On the 15th of February This American Life let us all in on their discovery: a three-decades-old photograph of a handwritten ledger that looked all-the-world as if it listed the original recipe for Coca Cola, probably the most famous “trade secret” in America, if not the world. Here’s the problem, from an IP value perspective. If Coca Cola’s trade secrets are components of its value, then the unveiling of a trade secret, so that it no longer qualified as a trade secret, despite more than a century of concerted, effective protection, would certainly affect its value.
Why then did investors ignore the news? Coke stock was trending gently down when the news hit, and continued as if there were no news. That’s because there was no news.
McDonald’s Secret Sauce, KFC’s herbs and spices, even Krispy Kreme’s purported secret recipe are all advertising tools. And they work. These companies get what the lay press appears to miss … it’s all about publicity…it’s all about convincing the buying public their food offering is unique. Coke’s ingredients are found on the bottle … of course the special way they keep from letting any of that secret ingredient from their original recipe creep back into the formula – cocaine – is mildly interesting, but hardly worth the 100 publicity-generating articles (sample) (and that coca process isn’t described in the formula, anyway...PSSST... it's described here).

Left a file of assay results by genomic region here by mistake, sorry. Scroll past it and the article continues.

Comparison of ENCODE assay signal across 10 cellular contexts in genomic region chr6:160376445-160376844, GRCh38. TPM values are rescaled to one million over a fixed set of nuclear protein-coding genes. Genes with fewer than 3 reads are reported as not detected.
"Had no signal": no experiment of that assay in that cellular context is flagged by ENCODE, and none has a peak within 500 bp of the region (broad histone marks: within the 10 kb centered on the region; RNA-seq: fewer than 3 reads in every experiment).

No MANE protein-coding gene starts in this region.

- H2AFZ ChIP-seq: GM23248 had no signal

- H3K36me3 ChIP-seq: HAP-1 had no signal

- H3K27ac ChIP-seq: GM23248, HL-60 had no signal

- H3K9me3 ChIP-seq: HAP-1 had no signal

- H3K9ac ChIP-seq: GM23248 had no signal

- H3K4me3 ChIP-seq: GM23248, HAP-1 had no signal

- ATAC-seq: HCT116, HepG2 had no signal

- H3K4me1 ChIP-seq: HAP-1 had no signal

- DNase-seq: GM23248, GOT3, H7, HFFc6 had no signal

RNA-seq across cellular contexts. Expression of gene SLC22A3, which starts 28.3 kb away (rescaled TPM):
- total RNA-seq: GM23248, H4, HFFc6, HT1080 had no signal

So, yes, I’ve succumbed, and penned article number 101. But please, call it what it is.